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OPAL demands better outcomes for black students

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The message at a news conference this morning outside Evanston/Skokie School District 65 headquarters was stark. Black students have been underserved and poorly educated for the past 50 years in Evanston, and the situation is not getting any better.

“We are at the point now where we are saying enough is enough.  We need to see some action,” said Roger Wiliams the president of OPAL, the Organization for Positive Action and Leadership.  He says District 65 has failed to narrow the achievement gap between white and black students.

Williams says despite a report on Black Student Achievement that came out in 2016, it has done little or nothing to change outcomes.

“There are no plans, no specific goals or programs in place. “ Williams says,

OPAL’s Melissa Blount says the achievement gap has actually got worse in the past 49 years.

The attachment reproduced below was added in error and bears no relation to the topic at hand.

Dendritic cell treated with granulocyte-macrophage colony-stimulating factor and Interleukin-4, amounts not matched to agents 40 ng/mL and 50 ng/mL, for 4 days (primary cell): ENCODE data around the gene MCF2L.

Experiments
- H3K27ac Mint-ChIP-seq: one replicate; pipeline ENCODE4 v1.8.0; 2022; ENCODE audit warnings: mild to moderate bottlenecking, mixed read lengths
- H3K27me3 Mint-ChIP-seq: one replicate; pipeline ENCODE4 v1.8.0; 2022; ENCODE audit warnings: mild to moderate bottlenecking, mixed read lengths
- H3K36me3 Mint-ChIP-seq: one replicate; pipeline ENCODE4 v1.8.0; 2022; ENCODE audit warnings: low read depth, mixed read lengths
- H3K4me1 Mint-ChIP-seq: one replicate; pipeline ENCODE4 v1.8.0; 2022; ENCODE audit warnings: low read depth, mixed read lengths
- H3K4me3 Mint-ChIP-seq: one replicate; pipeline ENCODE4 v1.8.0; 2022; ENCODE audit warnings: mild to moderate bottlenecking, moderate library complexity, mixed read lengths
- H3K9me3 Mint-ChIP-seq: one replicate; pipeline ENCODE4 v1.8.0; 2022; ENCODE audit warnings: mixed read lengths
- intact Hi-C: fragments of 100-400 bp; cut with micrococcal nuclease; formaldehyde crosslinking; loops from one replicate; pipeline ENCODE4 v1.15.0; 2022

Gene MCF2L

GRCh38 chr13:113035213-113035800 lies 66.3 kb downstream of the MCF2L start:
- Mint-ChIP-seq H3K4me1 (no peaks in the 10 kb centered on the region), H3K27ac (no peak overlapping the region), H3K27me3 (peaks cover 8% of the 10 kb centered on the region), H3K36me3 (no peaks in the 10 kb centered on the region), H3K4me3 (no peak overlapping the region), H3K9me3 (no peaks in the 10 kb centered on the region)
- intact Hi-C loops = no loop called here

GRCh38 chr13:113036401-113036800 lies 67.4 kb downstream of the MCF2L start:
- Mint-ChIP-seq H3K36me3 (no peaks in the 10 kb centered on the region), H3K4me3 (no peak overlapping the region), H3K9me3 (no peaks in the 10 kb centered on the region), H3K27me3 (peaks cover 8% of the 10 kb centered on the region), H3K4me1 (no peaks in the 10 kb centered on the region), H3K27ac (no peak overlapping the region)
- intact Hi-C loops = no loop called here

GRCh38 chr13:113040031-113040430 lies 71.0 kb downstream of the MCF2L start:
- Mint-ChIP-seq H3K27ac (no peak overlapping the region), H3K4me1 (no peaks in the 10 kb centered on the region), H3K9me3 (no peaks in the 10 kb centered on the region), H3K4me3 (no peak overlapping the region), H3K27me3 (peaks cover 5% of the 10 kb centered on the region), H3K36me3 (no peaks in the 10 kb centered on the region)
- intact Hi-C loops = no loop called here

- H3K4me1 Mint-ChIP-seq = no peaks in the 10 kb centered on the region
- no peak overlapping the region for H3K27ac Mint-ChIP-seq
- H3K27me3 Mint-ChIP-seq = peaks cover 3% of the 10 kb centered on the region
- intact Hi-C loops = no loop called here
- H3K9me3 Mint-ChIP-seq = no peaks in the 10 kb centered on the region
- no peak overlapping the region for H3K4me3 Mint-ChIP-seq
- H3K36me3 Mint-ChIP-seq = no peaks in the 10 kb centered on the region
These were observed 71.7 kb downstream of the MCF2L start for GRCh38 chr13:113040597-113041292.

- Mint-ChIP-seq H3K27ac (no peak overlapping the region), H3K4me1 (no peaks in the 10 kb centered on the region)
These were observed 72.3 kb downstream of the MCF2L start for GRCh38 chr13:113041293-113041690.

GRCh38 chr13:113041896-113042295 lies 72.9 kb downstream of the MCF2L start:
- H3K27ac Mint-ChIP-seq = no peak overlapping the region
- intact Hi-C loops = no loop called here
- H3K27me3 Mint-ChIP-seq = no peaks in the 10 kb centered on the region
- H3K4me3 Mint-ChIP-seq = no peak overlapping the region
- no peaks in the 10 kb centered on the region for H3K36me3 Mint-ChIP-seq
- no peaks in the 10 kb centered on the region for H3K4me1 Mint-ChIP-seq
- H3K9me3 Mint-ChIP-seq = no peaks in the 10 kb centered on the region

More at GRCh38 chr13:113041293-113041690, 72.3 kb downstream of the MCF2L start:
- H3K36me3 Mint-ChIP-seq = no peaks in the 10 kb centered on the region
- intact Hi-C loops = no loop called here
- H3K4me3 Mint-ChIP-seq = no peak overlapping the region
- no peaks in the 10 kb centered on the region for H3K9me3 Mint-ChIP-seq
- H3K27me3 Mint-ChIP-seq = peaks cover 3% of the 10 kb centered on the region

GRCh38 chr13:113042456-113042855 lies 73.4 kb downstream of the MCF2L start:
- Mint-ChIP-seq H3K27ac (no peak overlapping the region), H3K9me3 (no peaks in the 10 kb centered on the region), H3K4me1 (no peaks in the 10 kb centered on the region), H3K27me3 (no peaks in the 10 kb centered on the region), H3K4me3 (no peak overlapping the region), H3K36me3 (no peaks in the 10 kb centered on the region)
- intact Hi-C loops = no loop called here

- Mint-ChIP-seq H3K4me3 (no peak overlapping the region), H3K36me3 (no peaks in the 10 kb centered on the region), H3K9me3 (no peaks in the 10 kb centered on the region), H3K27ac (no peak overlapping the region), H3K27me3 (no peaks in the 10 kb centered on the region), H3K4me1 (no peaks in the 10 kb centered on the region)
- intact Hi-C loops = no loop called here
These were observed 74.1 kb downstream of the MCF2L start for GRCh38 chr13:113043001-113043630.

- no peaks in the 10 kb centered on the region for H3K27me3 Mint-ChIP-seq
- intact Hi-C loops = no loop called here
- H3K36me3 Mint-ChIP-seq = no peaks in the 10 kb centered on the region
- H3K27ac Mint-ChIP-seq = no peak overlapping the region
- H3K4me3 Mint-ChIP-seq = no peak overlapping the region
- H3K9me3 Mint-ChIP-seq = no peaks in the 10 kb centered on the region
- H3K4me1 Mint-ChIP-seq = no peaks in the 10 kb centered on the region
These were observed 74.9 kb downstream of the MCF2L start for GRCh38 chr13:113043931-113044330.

“A white student today is nearly three times more likely to reach college readiness benchmarks in reading, and nearly four times more likely to reach benchmarks in math,” she said.

The group says the district should hire a black student coordinator to advocate for underserved students, initiate a plan to hire black teachers where vacancies exist and to implement a result-oriented accountability system that focuses on improving African-American student outcomes.

“We will not be complacent while achievement gaps widen, property taxes increase and racial disparity continues for another forty years.” Blount says.

In an interview, District 65 Superintendent Paul Goren said he supports and encourages the efforts of OPAL and says it is an important voice at the table.

He says the district shares OPAL’s goals and he has worked hand in hand with the organization to improve outcomes for black students.

He says in the three and a half years he’s been here, he’s encouraged district staff to complete diversity training and the district has done a deep dive on cultural and race issues. He is confident that a better understanding of cultural differences will result in better students outcomes.

OPAL leaders say they also plan to voice their demands tonight at a joint meeting of the District 65 and 202 boards.  The meeting gets underway at 7 p.m. at the District 65 office at 1500 McDaniel Ave.

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